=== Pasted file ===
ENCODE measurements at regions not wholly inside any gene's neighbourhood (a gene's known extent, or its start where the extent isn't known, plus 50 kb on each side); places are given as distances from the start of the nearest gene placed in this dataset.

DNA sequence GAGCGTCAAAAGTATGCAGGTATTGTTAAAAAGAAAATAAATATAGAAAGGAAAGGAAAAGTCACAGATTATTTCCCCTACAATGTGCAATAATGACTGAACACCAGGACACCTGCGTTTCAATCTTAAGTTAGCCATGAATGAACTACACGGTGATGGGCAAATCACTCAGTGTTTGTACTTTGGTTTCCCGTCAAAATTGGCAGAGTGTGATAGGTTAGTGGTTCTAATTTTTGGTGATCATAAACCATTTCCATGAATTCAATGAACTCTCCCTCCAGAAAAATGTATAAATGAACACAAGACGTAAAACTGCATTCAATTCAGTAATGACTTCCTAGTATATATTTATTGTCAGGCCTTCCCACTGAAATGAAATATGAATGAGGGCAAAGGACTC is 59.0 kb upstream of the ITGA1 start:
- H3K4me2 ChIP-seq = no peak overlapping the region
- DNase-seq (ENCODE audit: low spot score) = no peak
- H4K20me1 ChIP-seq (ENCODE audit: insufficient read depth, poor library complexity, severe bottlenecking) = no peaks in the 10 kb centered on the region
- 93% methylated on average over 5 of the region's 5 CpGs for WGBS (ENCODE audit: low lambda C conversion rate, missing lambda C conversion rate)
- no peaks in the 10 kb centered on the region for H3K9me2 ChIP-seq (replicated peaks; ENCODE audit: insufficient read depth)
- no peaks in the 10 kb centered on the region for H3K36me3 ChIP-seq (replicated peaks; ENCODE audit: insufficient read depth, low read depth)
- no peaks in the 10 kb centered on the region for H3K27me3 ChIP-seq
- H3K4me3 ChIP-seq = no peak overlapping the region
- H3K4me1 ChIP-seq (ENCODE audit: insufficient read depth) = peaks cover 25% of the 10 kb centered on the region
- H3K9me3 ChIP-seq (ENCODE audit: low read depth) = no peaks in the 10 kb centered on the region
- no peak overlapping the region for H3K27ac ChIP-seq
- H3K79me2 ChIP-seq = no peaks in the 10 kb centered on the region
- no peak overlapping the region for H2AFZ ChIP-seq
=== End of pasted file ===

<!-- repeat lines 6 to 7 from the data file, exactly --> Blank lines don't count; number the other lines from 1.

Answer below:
- 93% methylated on average over 5 of the region's 5 CpGs for WGBS (ENCODE audit: low lambda C conversion rate, missing lambda C conversion rate)
- no peaks in the 10 kb centered on the region for H3K9me2 ChIP-seq (replicated peaks; ENCODE audit: insufficient read depth)